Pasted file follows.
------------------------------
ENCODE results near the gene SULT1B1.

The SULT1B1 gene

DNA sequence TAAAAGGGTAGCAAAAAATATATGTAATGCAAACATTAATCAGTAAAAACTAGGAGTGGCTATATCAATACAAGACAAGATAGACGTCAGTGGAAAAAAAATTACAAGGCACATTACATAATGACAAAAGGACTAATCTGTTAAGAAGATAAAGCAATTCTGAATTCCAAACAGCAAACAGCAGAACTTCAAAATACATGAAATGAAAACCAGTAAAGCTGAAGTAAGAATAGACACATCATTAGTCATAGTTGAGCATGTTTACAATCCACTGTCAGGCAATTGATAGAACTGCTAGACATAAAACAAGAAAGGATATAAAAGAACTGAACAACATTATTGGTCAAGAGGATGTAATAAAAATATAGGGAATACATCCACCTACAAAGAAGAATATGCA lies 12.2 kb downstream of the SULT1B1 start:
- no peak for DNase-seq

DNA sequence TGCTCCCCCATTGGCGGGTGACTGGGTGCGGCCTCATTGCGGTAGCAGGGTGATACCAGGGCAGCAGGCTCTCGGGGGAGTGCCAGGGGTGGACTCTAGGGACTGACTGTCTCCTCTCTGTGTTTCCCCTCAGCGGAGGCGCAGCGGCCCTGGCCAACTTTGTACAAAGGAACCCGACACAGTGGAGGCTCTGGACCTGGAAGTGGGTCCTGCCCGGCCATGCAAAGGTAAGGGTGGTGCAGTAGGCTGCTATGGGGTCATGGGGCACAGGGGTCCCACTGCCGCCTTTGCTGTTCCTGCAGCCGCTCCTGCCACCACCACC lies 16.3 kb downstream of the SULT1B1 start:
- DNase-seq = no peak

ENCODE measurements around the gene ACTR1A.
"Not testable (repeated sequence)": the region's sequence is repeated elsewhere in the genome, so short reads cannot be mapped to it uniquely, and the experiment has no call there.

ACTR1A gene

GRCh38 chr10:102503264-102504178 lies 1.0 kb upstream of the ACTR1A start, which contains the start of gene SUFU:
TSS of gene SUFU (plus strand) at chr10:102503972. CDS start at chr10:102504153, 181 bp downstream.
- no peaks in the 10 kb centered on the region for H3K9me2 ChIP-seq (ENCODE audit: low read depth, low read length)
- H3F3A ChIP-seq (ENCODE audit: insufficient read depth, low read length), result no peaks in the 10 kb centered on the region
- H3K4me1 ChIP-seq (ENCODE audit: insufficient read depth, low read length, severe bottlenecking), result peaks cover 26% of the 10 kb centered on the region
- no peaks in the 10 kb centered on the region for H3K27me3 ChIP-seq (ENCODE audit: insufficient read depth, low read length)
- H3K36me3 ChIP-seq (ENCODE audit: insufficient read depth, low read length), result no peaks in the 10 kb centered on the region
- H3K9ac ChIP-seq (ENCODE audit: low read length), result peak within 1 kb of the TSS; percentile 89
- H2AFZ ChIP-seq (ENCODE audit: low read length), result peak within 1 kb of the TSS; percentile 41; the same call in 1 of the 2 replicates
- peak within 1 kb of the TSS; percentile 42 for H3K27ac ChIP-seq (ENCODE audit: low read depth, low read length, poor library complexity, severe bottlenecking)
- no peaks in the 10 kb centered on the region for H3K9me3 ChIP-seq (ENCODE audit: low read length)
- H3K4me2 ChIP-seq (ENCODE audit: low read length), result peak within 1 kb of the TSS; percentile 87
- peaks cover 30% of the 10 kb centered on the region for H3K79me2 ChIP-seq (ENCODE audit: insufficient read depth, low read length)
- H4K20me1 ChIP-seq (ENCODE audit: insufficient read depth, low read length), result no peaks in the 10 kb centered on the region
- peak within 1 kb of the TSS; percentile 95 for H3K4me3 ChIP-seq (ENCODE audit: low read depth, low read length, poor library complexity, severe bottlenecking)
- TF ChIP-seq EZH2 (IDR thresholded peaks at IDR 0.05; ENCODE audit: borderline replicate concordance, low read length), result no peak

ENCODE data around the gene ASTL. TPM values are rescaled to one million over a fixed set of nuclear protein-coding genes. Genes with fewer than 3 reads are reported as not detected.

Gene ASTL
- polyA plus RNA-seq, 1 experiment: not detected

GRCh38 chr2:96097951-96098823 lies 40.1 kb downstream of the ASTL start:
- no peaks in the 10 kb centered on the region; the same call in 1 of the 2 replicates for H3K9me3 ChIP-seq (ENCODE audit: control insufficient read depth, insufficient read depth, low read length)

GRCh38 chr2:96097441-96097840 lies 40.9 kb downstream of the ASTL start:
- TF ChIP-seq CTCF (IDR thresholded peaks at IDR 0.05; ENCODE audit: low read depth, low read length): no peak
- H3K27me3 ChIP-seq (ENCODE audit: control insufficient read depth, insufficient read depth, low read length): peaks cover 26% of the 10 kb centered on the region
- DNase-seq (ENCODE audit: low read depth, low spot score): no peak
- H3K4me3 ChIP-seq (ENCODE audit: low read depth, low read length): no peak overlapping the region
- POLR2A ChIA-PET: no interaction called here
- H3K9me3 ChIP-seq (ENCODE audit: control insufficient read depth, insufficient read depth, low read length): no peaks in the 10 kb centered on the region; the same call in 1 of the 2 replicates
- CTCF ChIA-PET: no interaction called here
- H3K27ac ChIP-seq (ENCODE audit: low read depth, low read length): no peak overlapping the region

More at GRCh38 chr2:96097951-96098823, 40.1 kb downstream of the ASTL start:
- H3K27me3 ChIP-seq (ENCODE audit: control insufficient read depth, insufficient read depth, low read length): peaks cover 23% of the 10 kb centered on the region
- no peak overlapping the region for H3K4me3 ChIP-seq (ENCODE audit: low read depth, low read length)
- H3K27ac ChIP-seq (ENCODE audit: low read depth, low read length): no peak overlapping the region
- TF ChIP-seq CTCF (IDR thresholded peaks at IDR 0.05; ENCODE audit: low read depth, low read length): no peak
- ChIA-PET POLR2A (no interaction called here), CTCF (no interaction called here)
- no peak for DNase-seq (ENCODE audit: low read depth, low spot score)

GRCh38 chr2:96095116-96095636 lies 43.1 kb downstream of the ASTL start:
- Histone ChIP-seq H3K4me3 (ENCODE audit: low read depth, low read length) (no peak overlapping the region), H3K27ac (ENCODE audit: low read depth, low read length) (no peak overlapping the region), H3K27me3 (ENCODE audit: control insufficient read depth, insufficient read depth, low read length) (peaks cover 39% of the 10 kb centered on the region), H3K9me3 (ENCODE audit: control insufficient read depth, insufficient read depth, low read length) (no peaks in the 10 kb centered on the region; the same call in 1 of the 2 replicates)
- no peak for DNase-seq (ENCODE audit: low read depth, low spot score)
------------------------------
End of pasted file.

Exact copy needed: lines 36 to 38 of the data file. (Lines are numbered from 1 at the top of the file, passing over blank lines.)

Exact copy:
- POLR2A ChIA-PET: no interaction called here
- H3K9me3 ChIP-seq (ENCODE audit: control insufficient read depth, insufficient read depth, low read length): no peaks in the 10 kb centered on the region; the same call in 1 of the 2 replicates
- CTCF ChIA-PET: no interaction called here